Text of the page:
Sen. Harry Reid: Democrats confident heading into November
August 18, 2014
Despite predictions of doom from Washington's establishment, Sen. Harry Reid, D-Nev., said Monday that he will still be majority leader in January because the Republicans won't be able to win enough seats to put the Democrats in the minority.
"Right now we're ahead in Alaska, Colorado, Michigan, Iowa, New Hampshire and North Carolina," he said.
He said Democrats also are ahead in Arkansas and "holding our own in Georgia" with the race in Louisiana tightening.
"It's not going to be easy for them to pick up six seats," Reid said. "If the election were held today, we'd be in the majority without any question, but the election is not today."
Despite Reid's comments about finding a viable candidate to run Gov. Brian Sandoval, Reid said it didn't pan out.
"He's a popular governor. He's a nice guy and we couldn't get anyone to run against him," Reid said.
The primary victor was Bob Goodman, a longtime Democrat who served in the O'Callaghan administration as economic development director but Goodman isn't given much chance by any political observers.
As a result, Reid made it clear he's putting his efforts into the candidates he believes can win including Lucy Flores for lieutenant governor, Kim Wallin for treasurer, Andrew Martin for controller, Ross Miller for attorney general and Kate Marshall for secretary of state.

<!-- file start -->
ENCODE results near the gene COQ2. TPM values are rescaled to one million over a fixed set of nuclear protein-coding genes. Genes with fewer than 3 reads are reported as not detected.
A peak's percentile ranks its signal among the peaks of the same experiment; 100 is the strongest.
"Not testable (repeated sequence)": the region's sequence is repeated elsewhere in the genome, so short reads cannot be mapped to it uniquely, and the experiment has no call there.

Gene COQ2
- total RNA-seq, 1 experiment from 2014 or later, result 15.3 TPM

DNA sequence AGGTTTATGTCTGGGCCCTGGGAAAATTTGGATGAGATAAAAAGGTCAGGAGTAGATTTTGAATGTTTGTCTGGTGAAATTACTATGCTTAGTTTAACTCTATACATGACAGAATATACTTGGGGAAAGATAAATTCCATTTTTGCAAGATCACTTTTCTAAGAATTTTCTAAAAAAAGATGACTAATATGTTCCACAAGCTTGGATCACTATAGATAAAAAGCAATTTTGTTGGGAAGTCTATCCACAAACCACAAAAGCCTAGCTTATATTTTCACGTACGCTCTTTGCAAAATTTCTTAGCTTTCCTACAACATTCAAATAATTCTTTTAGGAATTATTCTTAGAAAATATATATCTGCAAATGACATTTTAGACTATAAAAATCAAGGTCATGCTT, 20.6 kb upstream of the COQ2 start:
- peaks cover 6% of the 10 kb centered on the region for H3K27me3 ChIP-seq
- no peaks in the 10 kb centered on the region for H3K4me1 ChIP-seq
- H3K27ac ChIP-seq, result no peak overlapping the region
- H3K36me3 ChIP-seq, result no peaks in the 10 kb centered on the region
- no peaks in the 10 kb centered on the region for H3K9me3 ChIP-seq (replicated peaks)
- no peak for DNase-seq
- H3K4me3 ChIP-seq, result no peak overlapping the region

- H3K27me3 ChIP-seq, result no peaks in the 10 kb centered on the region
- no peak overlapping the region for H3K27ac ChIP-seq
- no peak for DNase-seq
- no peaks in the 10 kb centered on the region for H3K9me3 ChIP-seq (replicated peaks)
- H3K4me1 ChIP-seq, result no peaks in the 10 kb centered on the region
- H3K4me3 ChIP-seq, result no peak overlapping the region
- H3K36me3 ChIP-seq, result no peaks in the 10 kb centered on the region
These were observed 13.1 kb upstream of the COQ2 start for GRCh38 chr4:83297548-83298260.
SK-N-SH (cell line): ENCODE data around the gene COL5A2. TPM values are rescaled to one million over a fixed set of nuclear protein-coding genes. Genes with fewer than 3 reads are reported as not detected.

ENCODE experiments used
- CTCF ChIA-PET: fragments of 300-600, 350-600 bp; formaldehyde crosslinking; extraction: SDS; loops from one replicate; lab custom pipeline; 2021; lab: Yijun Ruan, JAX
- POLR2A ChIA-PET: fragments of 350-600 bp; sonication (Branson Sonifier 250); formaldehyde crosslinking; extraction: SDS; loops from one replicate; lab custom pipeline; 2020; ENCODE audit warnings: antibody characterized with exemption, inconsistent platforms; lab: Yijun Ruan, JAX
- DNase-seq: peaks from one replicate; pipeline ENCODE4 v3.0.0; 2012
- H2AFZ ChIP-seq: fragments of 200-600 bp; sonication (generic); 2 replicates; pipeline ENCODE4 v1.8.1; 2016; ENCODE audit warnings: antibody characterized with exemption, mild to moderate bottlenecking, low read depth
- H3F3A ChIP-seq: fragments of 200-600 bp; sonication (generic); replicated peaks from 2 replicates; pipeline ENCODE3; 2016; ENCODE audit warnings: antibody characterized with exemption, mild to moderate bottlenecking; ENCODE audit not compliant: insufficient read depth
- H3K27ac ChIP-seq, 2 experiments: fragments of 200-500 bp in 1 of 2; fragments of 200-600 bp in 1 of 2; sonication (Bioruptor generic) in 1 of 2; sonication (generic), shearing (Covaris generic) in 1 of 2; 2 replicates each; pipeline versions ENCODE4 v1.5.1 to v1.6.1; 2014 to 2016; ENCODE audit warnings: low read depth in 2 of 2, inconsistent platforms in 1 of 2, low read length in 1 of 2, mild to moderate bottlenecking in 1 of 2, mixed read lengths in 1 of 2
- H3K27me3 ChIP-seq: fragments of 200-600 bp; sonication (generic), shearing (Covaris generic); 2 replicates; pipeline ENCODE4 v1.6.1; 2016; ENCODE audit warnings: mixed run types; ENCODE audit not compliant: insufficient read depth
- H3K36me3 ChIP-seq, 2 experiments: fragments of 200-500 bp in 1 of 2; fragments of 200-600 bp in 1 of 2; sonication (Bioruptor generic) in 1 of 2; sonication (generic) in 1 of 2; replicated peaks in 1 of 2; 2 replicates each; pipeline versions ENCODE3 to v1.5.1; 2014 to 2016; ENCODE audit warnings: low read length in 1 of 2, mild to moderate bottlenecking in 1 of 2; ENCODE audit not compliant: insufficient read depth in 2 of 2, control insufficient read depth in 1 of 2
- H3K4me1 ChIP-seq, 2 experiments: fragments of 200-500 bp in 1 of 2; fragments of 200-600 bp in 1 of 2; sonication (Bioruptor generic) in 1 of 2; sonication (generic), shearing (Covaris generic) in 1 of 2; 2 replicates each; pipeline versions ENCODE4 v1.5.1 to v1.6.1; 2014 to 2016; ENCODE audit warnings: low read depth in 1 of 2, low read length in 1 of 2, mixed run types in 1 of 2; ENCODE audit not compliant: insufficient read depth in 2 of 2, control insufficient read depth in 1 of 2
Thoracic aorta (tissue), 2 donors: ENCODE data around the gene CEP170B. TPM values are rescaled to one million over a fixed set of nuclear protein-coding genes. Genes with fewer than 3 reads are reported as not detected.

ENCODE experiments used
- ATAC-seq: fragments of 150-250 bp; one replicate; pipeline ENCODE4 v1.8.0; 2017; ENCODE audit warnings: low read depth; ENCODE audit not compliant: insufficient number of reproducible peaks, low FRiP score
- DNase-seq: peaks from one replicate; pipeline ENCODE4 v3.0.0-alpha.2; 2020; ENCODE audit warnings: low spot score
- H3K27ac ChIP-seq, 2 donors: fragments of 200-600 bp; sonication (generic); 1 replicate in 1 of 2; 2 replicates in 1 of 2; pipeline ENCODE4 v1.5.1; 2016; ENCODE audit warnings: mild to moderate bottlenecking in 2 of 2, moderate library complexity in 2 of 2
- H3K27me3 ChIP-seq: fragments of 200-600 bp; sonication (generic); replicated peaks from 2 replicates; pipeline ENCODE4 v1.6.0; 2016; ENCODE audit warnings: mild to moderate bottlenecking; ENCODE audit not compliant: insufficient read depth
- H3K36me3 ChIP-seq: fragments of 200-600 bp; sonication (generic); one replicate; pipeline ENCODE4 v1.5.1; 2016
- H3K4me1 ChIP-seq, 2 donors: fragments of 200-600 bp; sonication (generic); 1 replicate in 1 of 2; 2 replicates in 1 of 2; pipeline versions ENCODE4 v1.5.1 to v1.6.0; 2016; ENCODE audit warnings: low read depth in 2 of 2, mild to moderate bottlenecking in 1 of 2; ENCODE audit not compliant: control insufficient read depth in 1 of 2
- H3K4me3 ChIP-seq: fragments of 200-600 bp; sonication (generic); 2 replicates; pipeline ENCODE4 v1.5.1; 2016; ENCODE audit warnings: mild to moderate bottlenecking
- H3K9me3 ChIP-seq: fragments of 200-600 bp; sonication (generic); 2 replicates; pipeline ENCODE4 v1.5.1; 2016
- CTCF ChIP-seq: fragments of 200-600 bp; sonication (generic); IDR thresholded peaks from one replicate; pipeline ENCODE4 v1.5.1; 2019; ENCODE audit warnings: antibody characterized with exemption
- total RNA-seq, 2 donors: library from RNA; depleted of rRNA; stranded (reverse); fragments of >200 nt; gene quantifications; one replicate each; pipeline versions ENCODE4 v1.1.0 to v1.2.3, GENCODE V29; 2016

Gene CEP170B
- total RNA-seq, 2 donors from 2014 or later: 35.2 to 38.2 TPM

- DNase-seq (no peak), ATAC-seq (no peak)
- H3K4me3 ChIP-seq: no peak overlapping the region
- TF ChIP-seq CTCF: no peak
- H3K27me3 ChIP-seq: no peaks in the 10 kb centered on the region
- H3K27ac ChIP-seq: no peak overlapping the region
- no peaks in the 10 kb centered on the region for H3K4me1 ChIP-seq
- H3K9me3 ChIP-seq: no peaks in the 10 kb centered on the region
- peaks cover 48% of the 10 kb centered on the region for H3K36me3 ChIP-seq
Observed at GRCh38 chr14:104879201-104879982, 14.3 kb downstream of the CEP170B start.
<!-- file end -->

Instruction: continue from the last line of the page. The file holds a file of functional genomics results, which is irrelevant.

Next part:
"I was asked would I do a fundraiser for Bob. I said 'No,'" Reid said.
Meeting with media members in Reno, he also had some words for the governor and legislature on the state of education in Nevada.
"I'm really proud of the state of Nevada in every capacity except in education," he said. "We do not do a good job of supporting education from the university down to pre-school."
He said the Legislature and governor "are going to have to fess up to the fact things are not good in the state of Nevada. People say it's not money. I don't know what it is then."
Reid said he believes the mining companies are coming around to help the state out with some added taxes.
"There have been efforts made to try and work things out because I think the mining companies realize they haven't done enough, haven't paid enough," he said.
He said the race in North Carolina is hopeful for Kay Hagen despite the millions the Koch brothers have poured into campaigning against her.
"They're just trying to buy America," he said.
Asked how the Koch brothers are any different from Las Vegas casino mogul Sheldon Adelson, he said the Koch brothers aren't in it for any ideological beliefs: "They're in it to make more money for themselves."
Adelson, he said, is progressive on social issues and, in fact, "was a Democrat until he got in a beef with the unions."
"The difference is he's from Nevada and he's my friend," Reid said.
Finally, Reid cautioned the state about going into the legal marijuana business for the wrong reasons.
"If state and local governments (get) into the marijuana business to see how much money they can make they're making a mistake," he said making clear that's a policy decision, not a financial one.
He said he has become a medical marijuana supporter "because morally it's the right thing to do."